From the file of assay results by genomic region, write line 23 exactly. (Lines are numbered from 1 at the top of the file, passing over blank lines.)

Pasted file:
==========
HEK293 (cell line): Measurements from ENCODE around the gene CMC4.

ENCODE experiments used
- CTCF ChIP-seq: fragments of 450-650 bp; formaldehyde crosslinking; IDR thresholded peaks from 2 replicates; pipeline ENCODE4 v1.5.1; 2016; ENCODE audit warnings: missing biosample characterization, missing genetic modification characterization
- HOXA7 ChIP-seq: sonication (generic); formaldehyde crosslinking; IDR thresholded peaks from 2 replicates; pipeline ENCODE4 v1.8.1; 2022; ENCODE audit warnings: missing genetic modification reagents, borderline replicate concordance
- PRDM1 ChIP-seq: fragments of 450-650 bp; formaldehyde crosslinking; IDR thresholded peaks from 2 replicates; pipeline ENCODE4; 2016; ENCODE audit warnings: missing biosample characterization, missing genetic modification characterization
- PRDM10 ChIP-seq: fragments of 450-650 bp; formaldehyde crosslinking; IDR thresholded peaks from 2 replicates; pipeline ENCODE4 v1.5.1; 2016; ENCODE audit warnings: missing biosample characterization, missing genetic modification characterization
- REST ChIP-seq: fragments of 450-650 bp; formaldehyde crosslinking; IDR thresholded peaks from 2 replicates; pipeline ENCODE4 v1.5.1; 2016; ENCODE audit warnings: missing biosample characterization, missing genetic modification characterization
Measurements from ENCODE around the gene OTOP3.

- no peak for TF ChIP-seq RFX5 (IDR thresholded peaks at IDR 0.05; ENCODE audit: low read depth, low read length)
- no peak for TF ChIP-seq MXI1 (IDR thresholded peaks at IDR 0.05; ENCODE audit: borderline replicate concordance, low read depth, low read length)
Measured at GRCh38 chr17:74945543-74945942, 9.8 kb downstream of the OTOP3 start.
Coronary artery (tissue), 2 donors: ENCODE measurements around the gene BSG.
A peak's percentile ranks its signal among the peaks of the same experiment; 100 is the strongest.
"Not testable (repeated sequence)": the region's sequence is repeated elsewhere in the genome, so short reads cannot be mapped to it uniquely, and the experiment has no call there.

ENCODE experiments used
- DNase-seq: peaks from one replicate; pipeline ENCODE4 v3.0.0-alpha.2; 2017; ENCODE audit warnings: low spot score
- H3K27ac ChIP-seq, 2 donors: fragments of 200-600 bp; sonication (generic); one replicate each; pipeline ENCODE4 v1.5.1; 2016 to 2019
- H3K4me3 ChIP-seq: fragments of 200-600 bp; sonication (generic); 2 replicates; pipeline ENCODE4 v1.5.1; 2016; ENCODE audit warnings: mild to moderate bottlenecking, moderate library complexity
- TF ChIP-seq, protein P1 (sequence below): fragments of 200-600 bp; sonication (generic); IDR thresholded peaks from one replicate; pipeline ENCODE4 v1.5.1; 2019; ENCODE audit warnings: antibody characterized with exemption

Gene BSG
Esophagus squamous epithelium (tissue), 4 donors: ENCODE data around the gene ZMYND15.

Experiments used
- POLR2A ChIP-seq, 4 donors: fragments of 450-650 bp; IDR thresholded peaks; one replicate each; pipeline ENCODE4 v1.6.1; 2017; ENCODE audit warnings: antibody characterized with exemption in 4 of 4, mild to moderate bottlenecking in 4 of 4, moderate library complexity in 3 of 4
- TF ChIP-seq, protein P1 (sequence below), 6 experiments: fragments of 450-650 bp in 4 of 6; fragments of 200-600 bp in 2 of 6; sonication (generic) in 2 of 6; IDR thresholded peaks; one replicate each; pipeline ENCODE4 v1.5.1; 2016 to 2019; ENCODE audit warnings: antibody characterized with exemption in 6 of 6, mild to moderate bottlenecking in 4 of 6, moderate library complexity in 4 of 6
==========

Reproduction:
- POLR2A ChIP-seq, 4 donors: fragments of 450-650 bp; IDR thresholded peaks; one replicate each; pipeline ENCODE4 v1.6.1; 2017; ENCODE audit warnings: antibody characterized with exemption in 4 of 4, mild to moderate bottlenecking in 4 of 4, moderate library complexity in 3 of 4